Back to school: Money-saving shopping strategies

By Tamara Mafilika Time of article published Feb 2, 2021

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Where possible take the time to look for discounts and take advantage of back-to-school promotions.

Here are a few ways to pay less for the things your kids need for school, as suggested by Better Today, NBC.

Don’t buy what you have: Unless this is the first year you’re buying school supplies, chances are you have some stuff left over from last year. Sounds obvious, but it’s easy to forget. Look around the house and see what’s there before you rush out to buy everything on your shopping list.

Have a plan: Set a budget. Figure out what you need and how much you can afford to spend on various categories, such as stationery, school uniform and electronics. It’s easier to overspend when you don’t have a plan and don’t keep track of what you’re buying.

Stock up when possible: If you can afford it, buy items you know the children will need later in the year when you see them on sale.

It's okay to wait for some things: Chances are you don’t need to buy everything on the stationery list before the first day of school. You might find better deals on supplies after school starts. “Instead of buying all your kids’ school clothes in one go, get a couple of outfits to start and pick up the rest later,” says personal finance writer Lyle Daly.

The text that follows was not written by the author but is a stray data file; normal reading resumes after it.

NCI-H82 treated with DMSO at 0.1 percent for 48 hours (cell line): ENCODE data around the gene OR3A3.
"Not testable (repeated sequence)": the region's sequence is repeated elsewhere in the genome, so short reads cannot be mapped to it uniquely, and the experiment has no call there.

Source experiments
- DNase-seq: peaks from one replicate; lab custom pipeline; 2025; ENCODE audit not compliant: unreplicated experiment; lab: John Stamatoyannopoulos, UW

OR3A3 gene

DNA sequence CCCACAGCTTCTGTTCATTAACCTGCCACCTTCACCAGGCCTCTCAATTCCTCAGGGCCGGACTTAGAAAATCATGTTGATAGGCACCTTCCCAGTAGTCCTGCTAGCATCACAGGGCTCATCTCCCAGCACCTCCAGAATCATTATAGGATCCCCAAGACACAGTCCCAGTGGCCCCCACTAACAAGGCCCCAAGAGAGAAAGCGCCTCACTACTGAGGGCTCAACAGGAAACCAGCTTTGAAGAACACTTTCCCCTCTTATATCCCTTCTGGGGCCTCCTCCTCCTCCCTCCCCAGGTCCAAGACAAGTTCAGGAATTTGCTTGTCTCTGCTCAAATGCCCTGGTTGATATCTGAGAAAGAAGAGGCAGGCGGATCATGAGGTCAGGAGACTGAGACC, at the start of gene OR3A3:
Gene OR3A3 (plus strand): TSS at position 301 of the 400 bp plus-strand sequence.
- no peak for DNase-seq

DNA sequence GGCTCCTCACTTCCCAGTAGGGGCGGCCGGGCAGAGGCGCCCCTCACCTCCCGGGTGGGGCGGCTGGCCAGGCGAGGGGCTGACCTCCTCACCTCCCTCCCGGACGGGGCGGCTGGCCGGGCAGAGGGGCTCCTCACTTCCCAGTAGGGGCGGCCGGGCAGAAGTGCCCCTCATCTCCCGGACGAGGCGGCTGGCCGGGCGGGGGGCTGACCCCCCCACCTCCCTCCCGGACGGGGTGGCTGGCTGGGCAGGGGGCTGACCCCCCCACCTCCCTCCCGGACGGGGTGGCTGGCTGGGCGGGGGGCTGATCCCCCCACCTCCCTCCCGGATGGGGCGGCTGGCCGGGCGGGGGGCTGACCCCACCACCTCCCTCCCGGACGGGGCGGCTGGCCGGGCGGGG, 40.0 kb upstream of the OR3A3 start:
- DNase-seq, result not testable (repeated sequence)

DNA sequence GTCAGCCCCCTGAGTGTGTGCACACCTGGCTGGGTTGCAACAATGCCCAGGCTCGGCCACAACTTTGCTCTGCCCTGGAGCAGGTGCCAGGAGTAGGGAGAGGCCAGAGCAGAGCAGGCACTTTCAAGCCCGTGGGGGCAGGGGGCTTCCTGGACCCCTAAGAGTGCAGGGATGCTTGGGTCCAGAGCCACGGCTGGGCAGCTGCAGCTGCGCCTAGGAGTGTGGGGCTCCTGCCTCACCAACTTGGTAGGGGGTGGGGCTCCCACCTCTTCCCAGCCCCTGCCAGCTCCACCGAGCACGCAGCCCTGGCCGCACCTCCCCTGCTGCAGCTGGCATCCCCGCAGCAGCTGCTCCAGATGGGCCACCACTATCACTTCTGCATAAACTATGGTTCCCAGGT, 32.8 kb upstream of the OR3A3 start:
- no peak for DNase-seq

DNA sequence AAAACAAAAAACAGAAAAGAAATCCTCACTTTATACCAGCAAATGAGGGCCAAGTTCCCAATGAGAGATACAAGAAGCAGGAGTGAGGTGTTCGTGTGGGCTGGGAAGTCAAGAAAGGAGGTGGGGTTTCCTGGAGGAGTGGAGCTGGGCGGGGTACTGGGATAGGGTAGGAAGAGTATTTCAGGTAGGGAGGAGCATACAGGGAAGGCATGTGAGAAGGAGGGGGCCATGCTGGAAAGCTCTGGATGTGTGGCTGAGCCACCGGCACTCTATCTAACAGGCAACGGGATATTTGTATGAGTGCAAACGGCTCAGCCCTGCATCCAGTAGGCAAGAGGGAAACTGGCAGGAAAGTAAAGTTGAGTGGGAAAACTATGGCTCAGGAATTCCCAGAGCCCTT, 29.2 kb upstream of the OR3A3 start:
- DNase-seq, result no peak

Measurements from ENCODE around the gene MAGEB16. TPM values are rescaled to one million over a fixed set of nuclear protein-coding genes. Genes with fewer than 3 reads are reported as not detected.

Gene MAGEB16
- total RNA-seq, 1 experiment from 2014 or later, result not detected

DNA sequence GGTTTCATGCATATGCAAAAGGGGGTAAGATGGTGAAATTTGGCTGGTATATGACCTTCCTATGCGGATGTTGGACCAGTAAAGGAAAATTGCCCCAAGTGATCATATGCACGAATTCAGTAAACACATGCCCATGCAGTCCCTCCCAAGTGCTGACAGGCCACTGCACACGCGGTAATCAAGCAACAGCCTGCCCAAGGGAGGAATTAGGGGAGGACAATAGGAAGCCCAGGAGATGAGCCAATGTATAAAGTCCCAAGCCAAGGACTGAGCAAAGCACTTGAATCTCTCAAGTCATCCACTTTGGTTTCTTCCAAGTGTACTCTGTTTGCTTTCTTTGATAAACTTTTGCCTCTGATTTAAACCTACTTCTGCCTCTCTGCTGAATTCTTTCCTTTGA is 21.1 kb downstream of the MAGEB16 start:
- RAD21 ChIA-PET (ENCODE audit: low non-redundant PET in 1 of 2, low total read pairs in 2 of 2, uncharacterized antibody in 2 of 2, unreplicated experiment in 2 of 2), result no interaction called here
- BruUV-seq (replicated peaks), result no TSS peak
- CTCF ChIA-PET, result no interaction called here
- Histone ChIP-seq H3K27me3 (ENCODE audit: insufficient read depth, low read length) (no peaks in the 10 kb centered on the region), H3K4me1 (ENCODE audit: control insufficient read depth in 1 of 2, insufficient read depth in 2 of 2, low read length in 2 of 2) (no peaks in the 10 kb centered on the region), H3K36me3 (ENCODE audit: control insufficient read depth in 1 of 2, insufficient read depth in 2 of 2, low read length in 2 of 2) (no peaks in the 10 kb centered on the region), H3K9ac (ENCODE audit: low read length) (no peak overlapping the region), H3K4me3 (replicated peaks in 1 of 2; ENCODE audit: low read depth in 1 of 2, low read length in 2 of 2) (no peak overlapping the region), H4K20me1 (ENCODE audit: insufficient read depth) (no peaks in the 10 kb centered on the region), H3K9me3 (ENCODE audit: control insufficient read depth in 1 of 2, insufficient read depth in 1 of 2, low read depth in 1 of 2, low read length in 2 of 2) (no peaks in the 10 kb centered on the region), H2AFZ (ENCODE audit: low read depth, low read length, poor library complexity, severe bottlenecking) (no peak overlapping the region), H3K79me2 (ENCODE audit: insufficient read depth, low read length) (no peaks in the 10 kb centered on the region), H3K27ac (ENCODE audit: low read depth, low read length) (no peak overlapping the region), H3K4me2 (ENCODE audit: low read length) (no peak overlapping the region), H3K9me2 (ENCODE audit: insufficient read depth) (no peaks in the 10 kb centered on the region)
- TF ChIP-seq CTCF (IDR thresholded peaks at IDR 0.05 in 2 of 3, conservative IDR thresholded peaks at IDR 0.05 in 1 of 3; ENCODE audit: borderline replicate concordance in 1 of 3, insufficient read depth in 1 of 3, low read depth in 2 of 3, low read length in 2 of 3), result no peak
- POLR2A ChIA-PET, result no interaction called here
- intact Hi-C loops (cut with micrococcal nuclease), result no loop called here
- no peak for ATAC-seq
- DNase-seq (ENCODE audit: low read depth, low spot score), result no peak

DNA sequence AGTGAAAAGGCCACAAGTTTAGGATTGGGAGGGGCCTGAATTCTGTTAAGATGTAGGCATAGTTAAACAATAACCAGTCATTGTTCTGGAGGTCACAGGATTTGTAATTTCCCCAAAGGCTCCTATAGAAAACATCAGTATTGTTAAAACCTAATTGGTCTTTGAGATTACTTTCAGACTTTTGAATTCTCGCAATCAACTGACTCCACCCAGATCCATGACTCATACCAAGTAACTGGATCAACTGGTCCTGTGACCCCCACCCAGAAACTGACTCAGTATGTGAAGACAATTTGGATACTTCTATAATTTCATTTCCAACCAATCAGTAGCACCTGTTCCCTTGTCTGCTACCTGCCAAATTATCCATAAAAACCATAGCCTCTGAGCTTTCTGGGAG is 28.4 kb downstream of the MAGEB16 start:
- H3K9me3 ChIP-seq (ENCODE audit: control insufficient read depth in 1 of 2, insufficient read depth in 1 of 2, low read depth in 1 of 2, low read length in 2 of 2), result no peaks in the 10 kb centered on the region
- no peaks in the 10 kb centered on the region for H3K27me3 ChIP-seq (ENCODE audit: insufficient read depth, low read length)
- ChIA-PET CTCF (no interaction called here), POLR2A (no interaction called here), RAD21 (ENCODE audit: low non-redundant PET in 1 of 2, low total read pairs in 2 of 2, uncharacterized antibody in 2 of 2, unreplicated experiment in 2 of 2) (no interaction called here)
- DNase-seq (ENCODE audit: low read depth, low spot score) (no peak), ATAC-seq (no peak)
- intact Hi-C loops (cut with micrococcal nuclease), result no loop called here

Be on the lookout for student discounts: Students at tertiary institutions can get discounts on a variety of purchases, such as textbooks and computers.

Don’t pay full price for expensive tech items: If you’re thinking about buying from Amazon, Best Buy or other stores offering used tech stuff, “read the fine print on your return rights, guarantees, and warranties,” Checkbook says.

Save on university textbooks: You can save hundreds of rand by buying second-hand books (physical copies or digital versions) or buying used copies. Go to Google and find sites where you can download study material for free, or at discounted prices. Some also sell used textbooks.

Check with your child’s school if they offer copies of textbooks and other materials that are set aside at the library for short-term use by students taking a specific course.

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